As a woman, is there anything about the music industry that frustrates you?
Sexual harassment is definitely a thing, being in the studio often means being alone in soundproof rooms with men you just met. I’ve been in situations that have made me uncomfortable, most girls have. I have also noticed that keeping up an illusion of ‘we might sleep together someday’ is expected and opens a lot of doors career wise. Sadly, it’s an easy option that a lot of women do take though, and unless they stop, the environment for it will remain the same.
What issues do you think female musicians are facing today?
Probably the ones I have just mentioned. We need to stop investing so much into the world of male fantasy and focus more energy on women supporting each other and shining together as individuals within a unit.
I hear Ms Banks, Ella Eyre and Ray BLK would all love to work with you – so what would a track by all of you sound like?
No no no don’t get it twisted… I would love to work with THEM… and I have! Individually though. A song with all of us on there at once, woweee well that would be one badass tune. It would be killer.
We need more women to headline festivals, so if you were planning your own music festival, which five female musicians would be at the top of your list?
Kate Bush, Lady Gaga, Fiona Apple, Madeleine Peyroux and Lana Del Rey. I would sell my soul for a ticket to that festival.
Are there any female artists you’re particularly into at the moment?
There are LOADS! To name a few:
King Princess (ooooffff she can get it)
Kehlani (what a star)
Sabrina Claudio (delicate but powerful)
Lennon Stella (heartful and real)
UMI (sentimental babe)
Mahalia (badass amazing lyricist)
AMWIN (nothin but bangers)
Have you noticed any double standards when it comes to gender in the music industry?
Girls are definitely expected to look our best at all times, whereas a guy can just roll up in whatever state he’s in and still be appreciated without judgement.
What advice would you give to young girls and women looking to work in music?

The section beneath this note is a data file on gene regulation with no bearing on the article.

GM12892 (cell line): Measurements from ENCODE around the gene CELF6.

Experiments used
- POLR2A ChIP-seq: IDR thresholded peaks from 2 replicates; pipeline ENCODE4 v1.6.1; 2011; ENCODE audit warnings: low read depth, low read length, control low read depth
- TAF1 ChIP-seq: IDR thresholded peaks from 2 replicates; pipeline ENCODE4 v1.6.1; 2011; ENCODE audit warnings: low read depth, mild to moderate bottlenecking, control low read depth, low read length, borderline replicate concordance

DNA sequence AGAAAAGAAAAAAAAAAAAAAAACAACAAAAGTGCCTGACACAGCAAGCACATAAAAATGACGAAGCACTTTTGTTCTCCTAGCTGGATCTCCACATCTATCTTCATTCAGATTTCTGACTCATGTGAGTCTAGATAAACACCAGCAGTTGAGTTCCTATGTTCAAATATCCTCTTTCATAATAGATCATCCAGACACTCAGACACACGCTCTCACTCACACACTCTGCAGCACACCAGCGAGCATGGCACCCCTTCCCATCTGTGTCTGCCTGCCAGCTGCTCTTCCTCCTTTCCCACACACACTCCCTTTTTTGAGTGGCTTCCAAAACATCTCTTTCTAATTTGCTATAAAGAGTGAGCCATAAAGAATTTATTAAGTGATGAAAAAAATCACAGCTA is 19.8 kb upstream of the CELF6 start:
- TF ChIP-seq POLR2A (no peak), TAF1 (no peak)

DO IT IF YOU WANT!! If you belong here, you will find your place, or carve one out for yourself. Self-sufficiency is key, if you can do something yourself, do. If you can’t, learn. Take advice from people who have nothing to gain from helping you. Follow in the footsteps of your idols, even if you feel like they were operating in a different era and a different world to you. They’re your idols for a reason. You’ll need thick skin and a heart of gold if you wanna stay true to who you are though, you have been warned!
As a new artist rising in the streaming era – how do you feel about this new era of music consumption?
I love/hate it. As a creator I love it, as a consumer… not so much. It’s allowed artists like me to thrive and reach an audience without the need for a label, and it’s opened up so many amazing new lanes and genres through connectivity. But it’s also made it near impossible to live off of your art financially speaking, seeing as nobody buys physical music anymore. Plus, the lack of revenue has also made the industry more fearful and penny-pinching, which has bred an insatiable appetite for hits, hits and more hits. This has made music, especially chart music, a lot more superficial and disposable.
How do you think musicians can create a sustainable income from their music?
Doing live shows and selling merch & signed physicals are great ways to make money in today’s industry.
Which aspect of the music industry excites you the most?
The unknown! The endless possibilities.
What’s left to come from you in the next year?
So much, I’ll be releasing a lot more often, starting with the third and final instalment of the Red Tapes. I’ll be playing live, travelling, collaborating, and hopefully growing exponentially! I’m really looking forward to grabbing 2019 by the balls. I hope more people will join me on the journey and we can muddle through this modern world together, through a shared love of music.